The banker smiled.
“Let us be thankful, then,” he said, “that the powers we wield are linked together in the great cause.”
Mr. Gordon Jones hesitated.
“Such things, I know, are little to you, Sir Alfred,” he continued, “but at the same time I want you to believe that his Majesty’s Government will not be unmindful of your help at this juncture. To speak of rewards at such a time is perhaps premature. I know that ordinary honours do not appeal to you, yet it has been suggested to me by a certain person that I should assure you of the country’s gratitude. In plain words, there is nothing you may ask for which it would not be our pleasure and privilege to give you.”
Sir Alfred bowed slightly.
“You are very kind,” he said. “Later on, perhaps, one may reflect. At present there seems to be only one stern duty before us, and for that one needs no reward.”
The two men parted. Sir Alfred rose from the chair in front of his desk and threw himself into the easy-chair which his guest had been occupying. A ray of city sunshine found its way through the tangle of tall buildings on the other side of the street, lay in a zigzag path across his carpet, and touched the firm lines of his thoughtful face. He sat there, slowly tapping the sides of the chair with his pudgy fingers. So a great soldier might have sat, following out the progress of his armies in different countries, listening to the roar of their guns, watching their advance, their faltering, their success and their failures. Sir Alfred’s vision was in a sense more sordid in many ways more complicated, yet it too, had its dramatic side. He looked at the money-markets of the world, he saw exchanges rise and fall. He saw in the dim vista no khaki-clad army with flashing bayonets, but a long, thin line of black-coated men with sallow faces, clutching their money-bags.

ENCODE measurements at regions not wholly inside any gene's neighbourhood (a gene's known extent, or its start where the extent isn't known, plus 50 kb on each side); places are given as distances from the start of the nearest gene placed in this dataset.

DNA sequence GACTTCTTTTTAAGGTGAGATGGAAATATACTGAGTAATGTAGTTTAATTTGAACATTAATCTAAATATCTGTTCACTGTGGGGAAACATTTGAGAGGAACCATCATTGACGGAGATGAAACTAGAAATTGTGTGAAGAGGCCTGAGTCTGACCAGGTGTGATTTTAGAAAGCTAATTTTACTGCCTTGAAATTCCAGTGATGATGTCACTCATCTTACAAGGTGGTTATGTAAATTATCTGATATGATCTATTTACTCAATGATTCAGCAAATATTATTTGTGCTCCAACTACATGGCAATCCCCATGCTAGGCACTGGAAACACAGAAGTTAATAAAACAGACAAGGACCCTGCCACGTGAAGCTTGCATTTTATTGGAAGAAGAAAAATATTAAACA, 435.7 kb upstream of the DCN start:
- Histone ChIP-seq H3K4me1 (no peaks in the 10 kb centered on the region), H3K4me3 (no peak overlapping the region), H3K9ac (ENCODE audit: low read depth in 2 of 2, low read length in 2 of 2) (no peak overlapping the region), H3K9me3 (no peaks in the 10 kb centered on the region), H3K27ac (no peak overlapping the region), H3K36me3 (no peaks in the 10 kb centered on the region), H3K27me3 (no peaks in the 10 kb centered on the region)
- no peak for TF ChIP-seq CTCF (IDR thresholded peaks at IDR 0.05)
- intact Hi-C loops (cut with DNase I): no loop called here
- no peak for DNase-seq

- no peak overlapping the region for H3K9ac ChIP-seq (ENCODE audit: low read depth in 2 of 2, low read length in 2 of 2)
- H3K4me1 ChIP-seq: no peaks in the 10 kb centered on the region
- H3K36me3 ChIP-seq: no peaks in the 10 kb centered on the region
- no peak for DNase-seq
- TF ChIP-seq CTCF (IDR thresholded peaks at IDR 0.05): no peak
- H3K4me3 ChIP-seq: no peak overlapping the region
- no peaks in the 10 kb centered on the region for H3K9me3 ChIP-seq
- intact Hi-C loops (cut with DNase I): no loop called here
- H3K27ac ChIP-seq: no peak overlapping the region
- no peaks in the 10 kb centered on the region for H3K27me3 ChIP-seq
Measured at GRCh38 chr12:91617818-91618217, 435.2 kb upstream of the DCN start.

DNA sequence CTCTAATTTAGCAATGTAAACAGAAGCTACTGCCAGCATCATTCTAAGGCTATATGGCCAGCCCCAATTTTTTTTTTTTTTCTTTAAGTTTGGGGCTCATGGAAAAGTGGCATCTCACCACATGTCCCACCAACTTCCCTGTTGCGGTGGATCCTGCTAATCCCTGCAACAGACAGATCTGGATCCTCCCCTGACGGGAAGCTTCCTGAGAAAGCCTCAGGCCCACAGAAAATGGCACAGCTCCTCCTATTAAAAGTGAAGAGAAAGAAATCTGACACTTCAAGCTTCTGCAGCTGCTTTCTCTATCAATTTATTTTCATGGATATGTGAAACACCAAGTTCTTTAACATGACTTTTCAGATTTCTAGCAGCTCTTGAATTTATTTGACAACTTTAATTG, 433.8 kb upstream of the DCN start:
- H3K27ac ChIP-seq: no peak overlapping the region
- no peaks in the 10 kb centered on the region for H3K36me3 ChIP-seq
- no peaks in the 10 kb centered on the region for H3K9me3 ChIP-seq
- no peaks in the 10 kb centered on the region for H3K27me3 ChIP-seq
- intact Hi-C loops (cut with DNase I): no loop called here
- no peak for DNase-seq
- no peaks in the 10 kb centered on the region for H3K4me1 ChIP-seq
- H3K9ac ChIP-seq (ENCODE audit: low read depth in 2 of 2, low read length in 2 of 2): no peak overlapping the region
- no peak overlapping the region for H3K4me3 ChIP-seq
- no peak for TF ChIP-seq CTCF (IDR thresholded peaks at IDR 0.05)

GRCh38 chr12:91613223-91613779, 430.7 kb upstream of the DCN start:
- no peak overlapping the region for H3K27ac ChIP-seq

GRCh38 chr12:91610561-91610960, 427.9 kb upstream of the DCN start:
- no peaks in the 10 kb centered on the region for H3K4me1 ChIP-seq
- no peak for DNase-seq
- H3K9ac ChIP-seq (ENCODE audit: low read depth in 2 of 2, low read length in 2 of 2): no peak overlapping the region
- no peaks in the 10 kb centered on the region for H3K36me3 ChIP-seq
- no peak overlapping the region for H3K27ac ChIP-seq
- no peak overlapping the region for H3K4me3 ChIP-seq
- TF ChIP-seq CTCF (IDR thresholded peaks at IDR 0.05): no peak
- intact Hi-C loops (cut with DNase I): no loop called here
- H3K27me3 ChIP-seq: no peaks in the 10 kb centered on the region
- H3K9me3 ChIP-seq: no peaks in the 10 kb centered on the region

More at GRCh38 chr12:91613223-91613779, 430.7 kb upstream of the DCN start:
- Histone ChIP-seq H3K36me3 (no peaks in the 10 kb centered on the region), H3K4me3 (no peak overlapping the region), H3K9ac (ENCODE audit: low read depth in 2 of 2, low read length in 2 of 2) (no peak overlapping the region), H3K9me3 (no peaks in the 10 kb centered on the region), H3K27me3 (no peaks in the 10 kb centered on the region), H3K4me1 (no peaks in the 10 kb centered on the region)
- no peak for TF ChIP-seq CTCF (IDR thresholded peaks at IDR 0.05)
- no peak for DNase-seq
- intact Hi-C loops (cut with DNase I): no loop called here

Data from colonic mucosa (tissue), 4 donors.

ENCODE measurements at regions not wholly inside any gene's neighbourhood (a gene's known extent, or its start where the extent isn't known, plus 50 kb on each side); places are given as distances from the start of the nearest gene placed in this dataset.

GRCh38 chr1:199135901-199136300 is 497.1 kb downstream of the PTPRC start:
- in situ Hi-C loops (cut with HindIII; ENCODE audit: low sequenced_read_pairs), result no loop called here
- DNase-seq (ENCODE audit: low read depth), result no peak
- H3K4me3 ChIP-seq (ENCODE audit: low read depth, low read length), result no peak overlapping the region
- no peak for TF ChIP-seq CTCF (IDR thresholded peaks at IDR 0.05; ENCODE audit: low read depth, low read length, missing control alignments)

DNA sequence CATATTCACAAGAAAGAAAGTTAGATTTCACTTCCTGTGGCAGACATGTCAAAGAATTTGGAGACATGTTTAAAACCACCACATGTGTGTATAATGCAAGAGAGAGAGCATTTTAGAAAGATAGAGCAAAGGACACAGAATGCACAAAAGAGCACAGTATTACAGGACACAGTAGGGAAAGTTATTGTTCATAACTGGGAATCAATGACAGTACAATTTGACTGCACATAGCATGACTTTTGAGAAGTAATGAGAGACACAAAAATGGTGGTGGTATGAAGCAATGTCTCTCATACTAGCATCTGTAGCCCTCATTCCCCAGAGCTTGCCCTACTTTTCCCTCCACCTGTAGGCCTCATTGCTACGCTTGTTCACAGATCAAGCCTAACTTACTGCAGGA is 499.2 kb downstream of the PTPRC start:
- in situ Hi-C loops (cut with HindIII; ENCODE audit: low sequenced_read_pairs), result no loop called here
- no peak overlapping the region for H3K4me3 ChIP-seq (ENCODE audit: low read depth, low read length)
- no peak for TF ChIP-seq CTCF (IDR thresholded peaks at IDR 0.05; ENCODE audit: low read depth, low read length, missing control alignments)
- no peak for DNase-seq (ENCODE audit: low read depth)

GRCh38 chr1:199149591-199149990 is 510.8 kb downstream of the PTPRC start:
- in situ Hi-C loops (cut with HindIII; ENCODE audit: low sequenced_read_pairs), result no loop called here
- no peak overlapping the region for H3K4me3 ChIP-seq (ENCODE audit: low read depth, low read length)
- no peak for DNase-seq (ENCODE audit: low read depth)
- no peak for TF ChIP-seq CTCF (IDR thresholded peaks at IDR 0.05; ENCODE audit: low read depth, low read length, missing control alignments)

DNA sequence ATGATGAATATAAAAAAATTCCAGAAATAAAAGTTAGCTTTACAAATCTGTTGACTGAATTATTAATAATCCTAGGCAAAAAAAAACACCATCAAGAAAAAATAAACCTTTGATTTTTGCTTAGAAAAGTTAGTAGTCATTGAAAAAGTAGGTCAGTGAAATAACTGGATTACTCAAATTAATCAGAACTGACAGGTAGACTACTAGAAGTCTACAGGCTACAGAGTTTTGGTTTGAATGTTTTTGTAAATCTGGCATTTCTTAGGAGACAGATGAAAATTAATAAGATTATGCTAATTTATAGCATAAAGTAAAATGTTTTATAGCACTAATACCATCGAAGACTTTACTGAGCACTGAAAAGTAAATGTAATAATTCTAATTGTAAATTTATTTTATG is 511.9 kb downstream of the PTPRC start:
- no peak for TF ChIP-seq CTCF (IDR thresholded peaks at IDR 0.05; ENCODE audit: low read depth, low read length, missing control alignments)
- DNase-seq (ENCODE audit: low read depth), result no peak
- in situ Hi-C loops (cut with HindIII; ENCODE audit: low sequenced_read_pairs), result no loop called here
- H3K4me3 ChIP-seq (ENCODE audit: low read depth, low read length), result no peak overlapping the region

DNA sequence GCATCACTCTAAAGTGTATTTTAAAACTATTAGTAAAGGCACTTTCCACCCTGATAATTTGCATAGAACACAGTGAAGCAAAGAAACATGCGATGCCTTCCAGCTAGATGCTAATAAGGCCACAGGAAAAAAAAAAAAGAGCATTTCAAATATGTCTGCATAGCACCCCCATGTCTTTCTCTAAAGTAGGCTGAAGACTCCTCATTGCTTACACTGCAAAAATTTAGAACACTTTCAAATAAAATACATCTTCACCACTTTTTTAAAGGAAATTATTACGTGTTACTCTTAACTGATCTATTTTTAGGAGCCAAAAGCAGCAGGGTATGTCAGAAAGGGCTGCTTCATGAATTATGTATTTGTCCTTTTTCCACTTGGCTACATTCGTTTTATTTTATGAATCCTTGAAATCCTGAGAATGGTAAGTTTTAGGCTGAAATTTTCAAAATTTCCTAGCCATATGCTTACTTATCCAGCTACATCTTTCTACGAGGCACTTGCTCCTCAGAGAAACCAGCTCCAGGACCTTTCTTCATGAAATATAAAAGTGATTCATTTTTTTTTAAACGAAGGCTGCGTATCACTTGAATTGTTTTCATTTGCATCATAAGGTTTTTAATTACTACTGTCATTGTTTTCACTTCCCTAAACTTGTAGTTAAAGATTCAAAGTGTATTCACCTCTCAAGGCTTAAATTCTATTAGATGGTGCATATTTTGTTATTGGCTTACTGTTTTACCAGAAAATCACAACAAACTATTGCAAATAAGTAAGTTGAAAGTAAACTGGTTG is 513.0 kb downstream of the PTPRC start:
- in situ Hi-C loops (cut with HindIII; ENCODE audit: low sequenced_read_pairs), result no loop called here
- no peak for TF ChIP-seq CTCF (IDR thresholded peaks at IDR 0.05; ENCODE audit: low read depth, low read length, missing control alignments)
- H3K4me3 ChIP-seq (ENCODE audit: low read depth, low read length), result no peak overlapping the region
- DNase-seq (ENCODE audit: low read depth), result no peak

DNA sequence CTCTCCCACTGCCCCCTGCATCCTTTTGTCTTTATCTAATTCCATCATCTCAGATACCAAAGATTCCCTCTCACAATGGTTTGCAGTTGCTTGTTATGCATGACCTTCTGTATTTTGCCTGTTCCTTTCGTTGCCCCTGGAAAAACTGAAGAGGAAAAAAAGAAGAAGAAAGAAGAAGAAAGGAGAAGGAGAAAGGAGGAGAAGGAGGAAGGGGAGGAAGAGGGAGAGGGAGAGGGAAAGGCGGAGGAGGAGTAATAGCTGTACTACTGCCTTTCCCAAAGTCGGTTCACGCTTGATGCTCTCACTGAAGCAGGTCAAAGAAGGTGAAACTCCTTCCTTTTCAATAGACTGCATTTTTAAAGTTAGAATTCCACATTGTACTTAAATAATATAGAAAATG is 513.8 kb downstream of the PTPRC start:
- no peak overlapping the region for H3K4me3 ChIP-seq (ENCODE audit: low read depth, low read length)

There was a knock at the door and his secretary entered.
“Captain Granet has been here for some time, sir,” he announced softly.
The banker came back to the present. He woke up, indeed, with a little start.
“Show my nephew in at once,” he directed. “I shall be engaged with him for at least a quarter of an hour. Kindly go round to the Bank of England and arrange for an interview with Mr. Williams for three o’clock this afternoon.”
The clerk silently withdrew. Granet entered, a few minutes later. The banker greeted him pleasantly.
“Well, Ronnie,” he exclaimed, “I thought that you were going to be down in Norfolk for a week! Come in. Bring your chair up to my side, so. This is one of my deaf mornings.”
Granet silently obeyed. Sir Alfred glanced around the room. There was no possible hiding-place, not the slightest chance of being overheard.
“What about it, Ronnie?”
“We did our share,” Granet answered. “Collins was there at the Dormy House Club. We got the signal and we lit the flare. They came down to within two or three hundred feet, and they must have thrown twenty bombs, at least. They damaged the shed but missed the workshop. The house caught fire, but they managed to put that out.”